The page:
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Updated on May 5, 2021 by Dr. Fernando Mariz (Gynecologist), Manhattan Women’s Health and Wellness


SonogramMention a sonogram, and people usually associate it with seeing a picture of an unborn fetus in the womb. It’s in a sonogram that you can detect the gender of a baby. But sonograms are useful in other ways as well and help our doctors make a diagnosis of internal problems you may be experiencing. A sonogram, also called a sonograph, refers to any picture of an internal organ taken with ultrasound technology.

The image, or sonogram, is generated through the process called ultrasonography. The technique relies on high frequency sounds to create the picture, thus there’s very little difference between a sonogram vs ultrasound; both are needed to complete the procedure. The sonogram is the image, the ultrasound is the technology used to create the image. While the terms carry different meanings, they often are used interchangeably to refer to the same procedure.

Varying Types of Procedures

Your OBGYN has access to a number of different ultrasound techniques to generate sonograms:

Transvaginal tests rely on a specially designed probe that is inserted inside your vagina to produce a vaginal sonogram. This procedure may be performed for a variety of reasons:

  • You’re in the early stages of a pregnancy.
  • You’re experiencing pelvic pain and the cause isn’t easily recognized.
  • You may have an ectopic pregnancy (where the fetus is forming in one of your fallopian tubes).
  • Your New York gynecologist is looking for fibroids or cysts.
  • You have vaginal bleeding that can’t be explained.
  • You’re suffering from infertility and want to know why.
  • You’re trying to place an IUD

Standard ultrasound creates a 2D sonogram. It relies on the gel and wand to create the image. It’s also the most common test used to create a pelvic sonogram to look for abnormalities in your vagina, cervix, fallopian tubes or ovaries such as:

Performed When Necessary

The sonogram gives your physician just one more tool for diagnosing pregnancy complications and other abnormalities in your reproductive system. Insurance usually pays for an ultrasound when it’s medically necessary.

When it comes to discerning more complicated issues in your reproductive organs that don’t have anything to do with a pregnancy, however, a sonogram can prove invaluable. With the exception of the internal vaginal probe, the ultrasound is entirely non-invasive and carries no known risks. As with any internal exam, however, the risk of infection always is present, which is why you need to allow only your trusted OBGYN and their team at the Midtown gynecology clinic to perform internal tests that demand equipment sterility.

No Pain, Lots to Gain

Sonograms are ideal for diagnosing problems that can be treated right away. Sometimes, you may have to return for a follow-up ultrasound to make sure the prescribed treatment is working sufficiently. Additionally, ultrasounds may be necessary if the images showed suspicious signs that your doctor wants to verify.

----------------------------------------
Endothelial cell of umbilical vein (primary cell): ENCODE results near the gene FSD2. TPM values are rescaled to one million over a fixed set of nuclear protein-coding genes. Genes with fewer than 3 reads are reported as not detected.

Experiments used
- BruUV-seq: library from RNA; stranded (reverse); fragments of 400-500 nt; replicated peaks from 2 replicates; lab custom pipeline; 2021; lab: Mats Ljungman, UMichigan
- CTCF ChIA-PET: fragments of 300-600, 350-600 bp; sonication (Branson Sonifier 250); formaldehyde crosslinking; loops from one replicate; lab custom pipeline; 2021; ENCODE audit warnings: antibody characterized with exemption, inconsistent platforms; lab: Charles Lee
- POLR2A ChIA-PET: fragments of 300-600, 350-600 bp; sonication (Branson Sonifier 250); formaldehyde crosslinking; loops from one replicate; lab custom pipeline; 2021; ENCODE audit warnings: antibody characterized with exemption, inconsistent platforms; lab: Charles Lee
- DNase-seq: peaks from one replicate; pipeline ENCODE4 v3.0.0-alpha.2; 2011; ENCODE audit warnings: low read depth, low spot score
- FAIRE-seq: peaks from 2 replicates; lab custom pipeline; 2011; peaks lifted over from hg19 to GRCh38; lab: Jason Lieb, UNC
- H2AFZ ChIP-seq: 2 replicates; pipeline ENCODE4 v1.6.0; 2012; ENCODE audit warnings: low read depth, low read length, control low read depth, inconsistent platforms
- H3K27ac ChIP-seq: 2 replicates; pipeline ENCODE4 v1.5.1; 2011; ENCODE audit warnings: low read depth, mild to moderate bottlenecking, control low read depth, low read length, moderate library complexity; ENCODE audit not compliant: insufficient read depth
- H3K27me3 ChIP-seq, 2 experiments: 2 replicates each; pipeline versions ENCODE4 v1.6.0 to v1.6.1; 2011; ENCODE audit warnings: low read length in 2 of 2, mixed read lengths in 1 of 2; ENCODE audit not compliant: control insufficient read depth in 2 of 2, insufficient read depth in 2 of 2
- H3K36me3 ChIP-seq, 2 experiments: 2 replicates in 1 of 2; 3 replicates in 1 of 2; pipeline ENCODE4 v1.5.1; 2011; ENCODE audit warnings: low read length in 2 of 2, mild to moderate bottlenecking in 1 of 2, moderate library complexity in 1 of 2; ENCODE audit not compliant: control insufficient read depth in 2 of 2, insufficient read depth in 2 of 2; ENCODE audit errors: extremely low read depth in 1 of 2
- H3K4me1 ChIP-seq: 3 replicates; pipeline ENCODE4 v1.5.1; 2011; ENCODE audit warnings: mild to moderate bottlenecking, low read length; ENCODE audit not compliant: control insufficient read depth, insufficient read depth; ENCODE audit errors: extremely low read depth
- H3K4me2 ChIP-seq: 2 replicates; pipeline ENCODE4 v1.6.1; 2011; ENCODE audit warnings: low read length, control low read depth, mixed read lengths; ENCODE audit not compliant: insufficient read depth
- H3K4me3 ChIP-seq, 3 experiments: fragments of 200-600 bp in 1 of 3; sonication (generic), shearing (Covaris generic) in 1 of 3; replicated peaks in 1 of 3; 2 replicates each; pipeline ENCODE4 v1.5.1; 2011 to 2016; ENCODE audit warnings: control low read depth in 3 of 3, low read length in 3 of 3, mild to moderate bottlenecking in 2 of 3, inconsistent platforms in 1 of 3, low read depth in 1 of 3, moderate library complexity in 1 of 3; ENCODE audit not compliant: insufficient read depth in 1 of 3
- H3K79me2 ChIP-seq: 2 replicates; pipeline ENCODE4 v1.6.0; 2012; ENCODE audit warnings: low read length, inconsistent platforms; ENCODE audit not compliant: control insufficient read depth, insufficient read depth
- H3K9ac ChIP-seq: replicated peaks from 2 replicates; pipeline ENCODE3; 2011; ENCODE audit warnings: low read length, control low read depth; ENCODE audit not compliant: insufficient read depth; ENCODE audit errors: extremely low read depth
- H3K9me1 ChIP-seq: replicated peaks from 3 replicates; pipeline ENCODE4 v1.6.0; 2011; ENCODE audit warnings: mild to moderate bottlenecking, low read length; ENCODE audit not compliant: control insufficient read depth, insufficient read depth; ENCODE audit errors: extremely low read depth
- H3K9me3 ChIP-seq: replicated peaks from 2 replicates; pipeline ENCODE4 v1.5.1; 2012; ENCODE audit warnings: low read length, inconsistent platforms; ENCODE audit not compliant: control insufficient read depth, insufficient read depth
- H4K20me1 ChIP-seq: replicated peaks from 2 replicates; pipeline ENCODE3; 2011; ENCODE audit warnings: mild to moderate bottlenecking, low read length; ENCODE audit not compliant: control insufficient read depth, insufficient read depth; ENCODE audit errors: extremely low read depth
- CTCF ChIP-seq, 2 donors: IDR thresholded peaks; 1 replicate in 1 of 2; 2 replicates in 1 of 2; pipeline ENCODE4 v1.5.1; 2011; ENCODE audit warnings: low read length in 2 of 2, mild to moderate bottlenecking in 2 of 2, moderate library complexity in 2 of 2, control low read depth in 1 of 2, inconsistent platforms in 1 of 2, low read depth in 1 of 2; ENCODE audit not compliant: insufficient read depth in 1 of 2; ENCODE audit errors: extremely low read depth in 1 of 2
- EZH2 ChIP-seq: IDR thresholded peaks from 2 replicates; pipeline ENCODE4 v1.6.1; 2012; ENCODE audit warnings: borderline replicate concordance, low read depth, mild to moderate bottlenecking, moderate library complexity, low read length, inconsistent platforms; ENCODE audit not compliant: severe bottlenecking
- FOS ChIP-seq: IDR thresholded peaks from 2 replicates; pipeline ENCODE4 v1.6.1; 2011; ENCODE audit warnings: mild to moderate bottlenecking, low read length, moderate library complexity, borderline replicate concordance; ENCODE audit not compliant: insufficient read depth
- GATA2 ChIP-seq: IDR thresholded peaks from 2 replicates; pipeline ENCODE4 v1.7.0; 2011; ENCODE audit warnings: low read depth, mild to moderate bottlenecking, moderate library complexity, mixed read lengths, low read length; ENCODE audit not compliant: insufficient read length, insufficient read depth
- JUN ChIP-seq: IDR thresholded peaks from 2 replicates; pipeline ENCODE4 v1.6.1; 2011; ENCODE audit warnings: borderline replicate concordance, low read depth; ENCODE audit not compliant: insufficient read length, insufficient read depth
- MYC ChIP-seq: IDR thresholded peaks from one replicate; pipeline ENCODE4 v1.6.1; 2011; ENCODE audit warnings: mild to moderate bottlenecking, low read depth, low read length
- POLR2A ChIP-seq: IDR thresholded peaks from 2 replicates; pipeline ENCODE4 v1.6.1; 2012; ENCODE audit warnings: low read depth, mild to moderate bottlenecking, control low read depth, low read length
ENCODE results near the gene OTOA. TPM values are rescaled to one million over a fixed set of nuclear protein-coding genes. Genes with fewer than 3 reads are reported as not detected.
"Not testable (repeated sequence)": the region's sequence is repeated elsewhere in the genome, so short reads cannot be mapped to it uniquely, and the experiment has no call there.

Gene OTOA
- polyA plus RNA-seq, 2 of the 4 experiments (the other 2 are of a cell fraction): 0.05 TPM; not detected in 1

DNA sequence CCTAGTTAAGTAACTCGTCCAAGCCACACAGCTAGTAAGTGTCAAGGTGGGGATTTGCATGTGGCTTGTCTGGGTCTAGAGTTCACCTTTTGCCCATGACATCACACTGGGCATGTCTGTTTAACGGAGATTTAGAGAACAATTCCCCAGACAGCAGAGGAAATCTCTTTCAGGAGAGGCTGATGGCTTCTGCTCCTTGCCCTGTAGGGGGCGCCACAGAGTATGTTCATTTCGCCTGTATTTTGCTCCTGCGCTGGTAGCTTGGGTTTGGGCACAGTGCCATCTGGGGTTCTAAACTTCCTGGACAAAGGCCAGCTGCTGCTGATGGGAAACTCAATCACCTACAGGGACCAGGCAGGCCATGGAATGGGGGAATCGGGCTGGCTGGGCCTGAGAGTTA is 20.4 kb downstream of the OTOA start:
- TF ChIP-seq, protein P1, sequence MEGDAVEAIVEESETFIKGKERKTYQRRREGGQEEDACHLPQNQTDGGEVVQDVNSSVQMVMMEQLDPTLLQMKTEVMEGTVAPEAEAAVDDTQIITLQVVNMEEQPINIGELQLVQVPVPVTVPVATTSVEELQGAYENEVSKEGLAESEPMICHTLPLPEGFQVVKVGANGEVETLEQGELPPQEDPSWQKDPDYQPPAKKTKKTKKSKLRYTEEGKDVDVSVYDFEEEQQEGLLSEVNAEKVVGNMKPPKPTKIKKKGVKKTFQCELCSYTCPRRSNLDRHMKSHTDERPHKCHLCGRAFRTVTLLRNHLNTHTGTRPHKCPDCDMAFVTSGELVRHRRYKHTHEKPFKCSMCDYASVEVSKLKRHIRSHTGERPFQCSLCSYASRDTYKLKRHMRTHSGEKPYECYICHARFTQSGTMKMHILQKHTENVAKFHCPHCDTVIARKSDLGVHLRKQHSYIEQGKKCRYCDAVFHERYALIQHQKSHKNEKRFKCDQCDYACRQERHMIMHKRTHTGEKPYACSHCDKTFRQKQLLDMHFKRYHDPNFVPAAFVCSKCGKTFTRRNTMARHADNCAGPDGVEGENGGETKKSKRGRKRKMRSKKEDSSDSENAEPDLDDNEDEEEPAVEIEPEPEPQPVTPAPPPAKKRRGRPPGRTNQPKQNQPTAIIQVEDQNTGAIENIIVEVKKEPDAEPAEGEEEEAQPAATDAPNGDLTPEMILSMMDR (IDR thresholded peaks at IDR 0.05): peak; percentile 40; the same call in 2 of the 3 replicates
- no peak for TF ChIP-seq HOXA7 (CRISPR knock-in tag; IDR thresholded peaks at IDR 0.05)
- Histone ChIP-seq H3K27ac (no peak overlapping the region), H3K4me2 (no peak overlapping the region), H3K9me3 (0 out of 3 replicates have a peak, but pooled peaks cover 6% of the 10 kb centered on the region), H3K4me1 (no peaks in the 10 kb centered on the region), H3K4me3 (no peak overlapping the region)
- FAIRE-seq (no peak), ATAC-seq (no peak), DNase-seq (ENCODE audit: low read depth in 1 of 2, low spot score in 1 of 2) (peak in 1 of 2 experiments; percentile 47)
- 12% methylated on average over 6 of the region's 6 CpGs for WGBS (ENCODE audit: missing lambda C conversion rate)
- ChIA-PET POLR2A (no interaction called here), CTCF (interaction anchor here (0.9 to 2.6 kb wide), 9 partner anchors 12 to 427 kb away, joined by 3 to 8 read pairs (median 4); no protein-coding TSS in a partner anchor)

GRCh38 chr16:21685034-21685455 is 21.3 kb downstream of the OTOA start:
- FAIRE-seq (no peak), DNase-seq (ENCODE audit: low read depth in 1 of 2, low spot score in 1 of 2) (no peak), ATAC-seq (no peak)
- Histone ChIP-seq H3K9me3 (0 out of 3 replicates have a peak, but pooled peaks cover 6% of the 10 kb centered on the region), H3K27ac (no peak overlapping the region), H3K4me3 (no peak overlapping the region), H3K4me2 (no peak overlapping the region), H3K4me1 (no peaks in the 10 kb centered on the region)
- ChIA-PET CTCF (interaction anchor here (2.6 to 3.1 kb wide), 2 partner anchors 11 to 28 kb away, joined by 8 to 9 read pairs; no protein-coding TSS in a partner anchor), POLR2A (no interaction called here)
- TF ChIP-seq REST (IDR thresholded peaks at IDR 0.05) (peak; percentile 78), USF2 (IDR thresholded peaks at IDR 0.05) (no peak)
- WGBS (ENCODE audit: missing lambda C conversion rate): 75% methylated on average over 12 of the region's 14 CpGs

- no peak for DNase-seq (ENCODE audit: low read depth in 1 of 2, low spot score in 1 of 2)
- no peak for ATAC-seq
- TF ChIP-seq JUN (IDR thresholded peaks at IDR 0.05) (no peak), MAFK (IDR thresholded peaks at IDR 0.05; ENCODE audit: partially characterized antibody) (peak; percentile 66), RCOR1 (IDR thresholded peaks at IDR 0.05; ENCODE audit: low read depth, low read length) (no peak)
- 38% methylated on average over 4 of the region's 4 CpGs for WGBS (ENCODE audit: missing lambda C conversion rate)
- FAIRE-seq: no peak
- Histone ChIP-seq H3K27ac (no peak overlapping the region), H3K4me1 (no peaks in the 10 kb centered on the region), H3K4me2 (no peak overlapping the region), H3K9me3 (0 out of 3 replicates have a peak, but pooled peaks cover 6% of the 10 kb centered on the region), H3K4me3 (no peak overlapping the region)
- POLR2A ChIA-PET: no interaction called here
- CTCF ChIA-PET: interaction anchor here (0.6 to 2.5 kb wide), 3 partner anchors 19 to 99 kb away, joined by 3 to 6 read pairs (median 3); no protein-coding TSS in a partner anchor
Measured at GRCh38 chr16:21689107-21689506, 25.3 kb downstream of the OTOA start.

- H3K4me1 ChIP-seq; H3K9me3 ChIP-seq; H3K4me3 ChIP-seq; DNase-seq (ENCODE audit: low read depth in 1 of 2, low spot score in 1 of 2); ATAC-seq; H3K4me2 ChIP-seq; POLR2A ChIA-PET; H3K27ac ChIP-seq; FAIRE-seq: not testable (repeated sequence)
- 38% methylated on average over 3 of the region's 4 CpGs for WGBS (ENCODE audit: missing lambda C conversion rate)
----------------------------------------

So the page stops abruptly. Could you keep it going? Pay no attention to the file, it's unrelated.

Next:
There is no pain associated with standard and Doppler ultrasounds. In fact, the gel actually may tickle your belly if you are sensitive. A vaginal sonogram test shouldn’t hurt either. It will feel no more uncomfortable than a normal gynecological examination.

Benefits of the Sonogram Technology

Getting a sonogram is virtually risk-free and painless with no side effects. And the benefits can be significant when it comes to diagnosing problems and getting the best views possible of your anatomy.

  • You don’t have even the minimal risks associated with X-rays, and yet sonograms can discern urinary and reproductive complications.
  • Sonograms typically are quite a bit less expensive than more traditional imaging procedures like MRIs and CT scans.
  • A pelvic sonogram is effective for both male and female patients to discover urinary tract disorders.
  • You get real-time imaging that can be printed or stored as continuous video.
  • The procedures are widely used, accepted and available.
  • Ultrasound usually provides a clearer picture of soft tissues than most X-rays.
  • No recovery period is necessary following an ultrasound.

Nothing, however, is perfect. Ultrasound tests are difficult to perform on obese people because significant layers of fat may interfere with the imaging tools, making it harder to get a clear picture of organs that also may be obscured. Ultrasound also is sensitive to gas and air, so it’s not particularly effective for diagnosing problems with organs that may be surrounded by or filled with air or gases.

Important Reminder: This information is only intended to provide guidance, not a definitive medical advice. Please consult ob/gyn doctor about your specific condition. Only a trained, experienced gynecologist can determine an accurate diagnosis and proper treatment.

Dr. Fernando Mariz has either authored or reviewed and approved this content.
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